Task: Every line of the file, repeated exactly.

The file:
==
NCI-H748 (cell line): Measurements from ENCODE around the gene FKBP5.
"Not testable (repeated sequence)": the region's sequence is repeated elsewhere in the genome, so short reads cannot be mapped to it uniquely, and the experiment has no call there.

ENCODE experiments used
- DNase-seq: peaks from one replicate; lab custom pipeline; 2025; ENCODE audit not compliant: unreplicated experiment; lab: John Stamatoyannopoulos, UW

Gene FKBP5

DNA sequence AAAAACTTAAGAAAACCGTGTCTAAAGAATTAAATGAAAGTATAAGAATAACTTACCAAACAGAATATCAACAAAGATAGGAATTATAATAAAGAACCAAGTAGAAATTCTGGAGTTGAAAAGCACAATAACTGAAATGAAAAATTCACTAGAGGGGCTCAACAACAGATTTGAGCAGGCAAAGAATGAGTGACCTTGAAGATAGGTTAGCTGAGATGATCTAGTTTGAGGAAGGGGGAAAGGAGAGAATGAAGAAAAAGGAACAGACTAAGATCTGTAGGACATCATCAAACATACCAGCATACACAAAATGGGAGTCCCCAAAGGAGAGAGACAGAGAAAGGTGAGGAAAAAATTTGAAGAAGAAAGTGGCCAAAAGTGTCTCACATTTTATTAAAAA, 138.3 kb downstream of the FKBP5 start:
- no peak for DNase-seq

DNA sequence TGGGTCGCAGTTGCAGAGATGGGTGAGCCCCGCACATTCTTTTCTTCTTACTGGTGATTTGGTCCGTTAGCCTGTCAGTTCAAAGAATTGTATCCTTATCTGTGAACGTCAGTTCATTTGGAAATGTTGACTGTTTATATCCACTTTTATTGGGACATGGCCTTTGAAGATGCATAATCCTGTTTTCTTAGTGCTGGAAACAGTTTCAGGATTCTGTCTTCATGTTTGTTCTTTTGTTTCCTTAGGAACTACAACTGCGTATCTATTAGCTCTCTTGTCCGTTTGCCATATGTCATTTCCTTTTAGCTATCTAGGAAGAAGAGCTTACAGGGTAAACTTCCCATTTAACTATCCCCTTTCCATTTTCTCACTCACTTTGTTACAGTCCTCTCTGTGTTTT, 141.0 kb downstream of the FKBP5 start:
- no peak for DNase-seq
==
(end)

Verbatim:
NCI-H748 (cell line): Measurements from ENCODE around the gene FKBP5.
"Not testable (repeated sequence)": the region's sequence is repeated elsewhere in the genome, so short reads cannot be mapped to it uniquely, and the experiment has no call there.

ENCODE experiments used
- DNase-seq: peaks from one replicate; lab custom pipeline; 2025; ENCODE audit not compliant: unreplicated experiment; lab: John Stamatoyannopoulos, UW

Gene FKBP5

DNA sequence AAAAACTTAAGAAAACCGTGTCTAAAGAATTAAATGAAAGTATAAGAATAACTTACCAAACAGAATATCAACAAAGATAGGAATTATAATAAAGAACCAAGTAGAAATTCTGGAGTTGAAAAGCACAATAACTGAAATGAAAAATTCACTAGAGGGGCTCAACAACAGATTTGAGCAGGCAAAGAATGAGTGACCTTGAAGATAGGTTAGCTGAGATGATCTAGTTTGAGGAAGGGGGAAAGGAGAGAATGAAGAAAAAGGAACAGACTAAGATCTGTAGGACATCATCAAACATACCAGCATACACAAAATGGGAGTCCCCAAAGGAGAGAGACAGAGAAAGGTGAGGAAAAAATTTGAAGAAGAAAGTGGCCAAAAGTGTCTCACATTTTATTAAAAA, 138.3 kb downstream of the FKBP5 start:
- no peak for DNase-seq

DNA sequence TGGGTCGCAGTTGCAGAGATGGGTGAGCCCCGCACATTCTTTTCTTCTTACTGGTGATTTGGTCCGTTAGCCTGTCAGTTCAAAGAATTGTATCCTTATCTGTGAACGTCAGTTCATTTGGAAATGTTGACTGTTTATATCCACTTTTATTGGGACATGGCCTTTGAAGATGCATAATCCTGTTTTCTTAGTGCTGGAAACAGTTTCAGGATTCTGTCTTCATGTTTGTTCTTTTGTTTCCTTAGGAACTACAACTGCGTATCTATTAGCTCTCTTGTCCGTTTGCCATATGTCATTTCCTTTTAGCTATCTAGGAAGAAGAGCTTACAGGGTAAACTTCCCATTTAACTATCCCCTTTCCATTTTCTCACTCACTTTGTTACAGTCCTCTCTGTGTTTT, 141.0 kb downstream of the FKBP5 start:
- no peak for DNase-seq